Rudgard Farm

Client Private
Date 2019
Location Lincoln
Value Undisclosed

Located at the heart of a conservation area in a village, south of Lincoln, this one-off dwelling was designed as a reworking of the existing neighbouring historic dwellings. When undertaking the design, we were interested in the characteristics that form the language of existing buildings within the village context. A careful study of the local context revealed a mix of stone facades with vertically proportioned windows and oversized chimneys. We envisaged proposals for the dwellings would encapsulate these features, to create a sense of uniformity within the village, whilst providing subtle variation and contemporary detail to create an architecture of its time. Working with the existing typologies and traditional modes of construction enables the architecture to relate to and be informed by its immediate context.

The house is split into two pitched volumes set at right angles to each other. A central single-storey space links the two volumes and contains the entrance hall and ancillary accommodation. The two-storey element at the front of the plot has been designed to follow the scale and proportion of the neighbouring listed property, with the single-storey volume conceived as an outbuilding behind.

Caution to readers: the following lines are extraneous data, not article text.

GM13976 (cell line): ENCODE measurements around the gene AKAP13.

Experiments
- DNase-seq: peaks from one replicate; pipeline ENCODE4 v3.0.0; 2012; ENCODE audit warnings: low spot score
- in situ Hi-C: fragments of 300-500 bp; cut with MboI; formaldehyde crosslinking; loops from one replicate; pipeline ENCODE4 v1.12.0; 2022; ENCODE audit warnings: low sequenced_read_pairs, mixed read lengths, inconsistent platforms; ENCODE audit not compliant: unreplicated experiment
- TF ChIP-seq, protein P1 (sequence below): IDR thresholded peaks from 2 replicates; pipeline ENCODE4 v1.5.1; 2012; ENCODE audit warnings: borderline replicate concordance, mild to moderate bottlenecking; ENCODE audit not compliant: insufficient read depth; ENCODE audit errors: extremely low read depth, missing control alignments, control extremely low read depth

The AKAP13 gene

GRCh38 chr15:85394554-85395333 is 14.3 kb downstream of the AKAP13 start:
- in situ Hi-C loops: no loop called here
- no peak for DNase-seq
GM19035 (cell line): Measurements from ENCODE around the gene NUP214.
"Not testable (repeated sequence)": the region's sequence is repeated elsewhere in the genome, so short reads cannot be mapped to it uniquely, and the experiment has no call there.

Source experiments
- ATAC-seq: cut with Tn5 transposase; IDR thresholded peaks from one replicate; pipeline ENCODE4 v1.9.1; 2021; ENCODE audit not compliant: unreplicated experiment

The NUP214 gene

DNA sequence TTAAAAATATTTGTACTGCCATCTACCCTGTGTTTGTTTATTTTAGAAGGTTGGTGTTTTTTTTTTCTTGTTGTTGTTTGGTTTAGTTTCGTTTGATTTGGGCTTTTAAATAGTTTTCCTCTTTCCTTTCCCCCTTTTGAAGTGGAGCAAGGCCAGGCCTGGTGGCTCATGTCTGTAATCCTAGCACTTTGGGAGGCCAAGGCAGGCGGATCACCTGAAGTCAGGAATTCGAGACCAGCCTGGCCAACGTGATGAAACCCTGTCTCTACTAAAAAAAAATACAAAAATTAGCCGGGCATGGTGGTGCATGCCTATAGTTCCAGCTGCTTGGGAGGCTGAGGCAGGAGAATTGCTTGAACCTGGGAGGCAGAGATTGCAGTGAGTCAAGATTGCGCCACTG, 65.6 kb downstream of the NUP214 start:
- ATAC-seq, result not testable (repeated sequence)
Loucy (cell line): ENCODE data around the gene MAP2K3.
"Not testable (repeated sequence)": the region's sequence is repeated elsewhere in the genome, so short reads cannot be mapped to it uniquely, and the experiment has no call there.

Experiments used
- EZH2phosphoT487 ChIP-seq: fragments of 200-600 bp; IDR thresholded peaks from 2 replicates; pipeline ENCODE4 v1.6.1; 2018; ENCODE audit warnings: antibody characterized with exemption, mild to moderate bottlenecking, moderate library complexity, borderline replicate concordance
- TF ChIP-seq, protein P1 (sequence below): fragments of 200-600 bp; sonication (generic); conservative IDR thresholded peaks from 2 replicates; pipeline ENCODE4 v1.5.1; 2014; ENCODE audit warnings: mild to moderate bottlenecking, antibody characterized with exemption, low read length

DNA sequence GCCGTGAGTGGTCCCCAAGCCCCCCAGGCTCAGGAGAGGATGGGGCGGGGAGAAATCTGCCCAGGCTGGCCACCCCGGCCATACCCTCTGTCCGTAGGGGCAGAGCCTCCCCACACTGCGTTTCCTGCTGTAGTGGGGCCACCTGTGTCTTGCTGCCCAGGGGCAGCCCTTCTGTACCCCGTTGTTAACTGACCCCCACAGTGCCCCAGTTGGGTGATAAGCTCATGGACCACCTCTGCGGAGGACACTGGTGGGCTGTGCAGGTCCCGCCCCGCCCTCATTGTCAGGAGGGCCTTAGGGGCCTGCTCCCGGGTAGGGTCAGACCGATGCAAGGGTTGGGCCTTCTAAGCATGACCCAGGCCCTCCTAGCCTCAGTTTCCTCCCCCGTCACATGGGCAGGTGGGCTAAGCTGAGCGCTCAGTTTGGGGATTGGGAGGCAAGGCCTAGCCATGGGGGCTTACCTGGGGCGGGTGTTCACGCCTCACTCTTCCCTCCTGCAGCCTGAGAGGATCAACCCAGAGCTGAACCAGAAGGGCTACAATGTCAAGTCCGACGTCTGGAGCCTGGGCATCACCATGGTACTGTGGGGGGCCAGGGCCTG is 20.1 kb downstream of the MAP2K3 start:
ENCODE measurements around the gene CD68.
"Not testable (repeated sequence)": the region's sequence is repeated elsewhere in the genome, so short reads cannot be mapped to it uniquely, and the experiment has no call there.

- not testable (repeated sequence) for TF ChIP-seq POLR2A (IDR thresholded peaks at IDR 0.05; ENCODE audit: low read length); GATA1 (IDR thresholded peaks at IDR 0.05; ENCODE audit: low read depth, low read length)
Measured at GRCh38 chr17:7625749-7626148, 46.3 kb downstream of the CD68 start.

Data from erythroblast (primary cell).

The south façade of the house incorporates large sliding doors that open on to the garden, with limited openings on the north-facing elevation to minimise heat loss and protect the amenity of the neighbouring development. At the first floor level, the window proportion is repeated creating simplicity through repetition. The positioning of the windows in this façade is a direct response to the functional requirements of the rooms.

The design focuses on a passive environmental strategy that, minimises the environmental impact of the buildings through sensitive use of materials, plan and form. The narrow plan aids passive solar gain and cross ventilation, with the staircase acting as a chimney, creating stack ventilation through the conservation rooflights on the north-facing roof. Materially, the proposals relate to the local vernacular. A simple palette of Lincolnshire limestone & slate, with timber cladding to the single-storey volume. The use of a rich palette of traditional materials, sourced locally, combined with an informed approach and contemporary detail creates an enriched architecture.

Proposals were carefully considered to respect the context of the conservation area and listed buildings. Evans McDowall Architects achieved planning permission following a previously refused application on the site. Working closely with the local community and planning authority aided the successful granting of planning permission at the first attempt.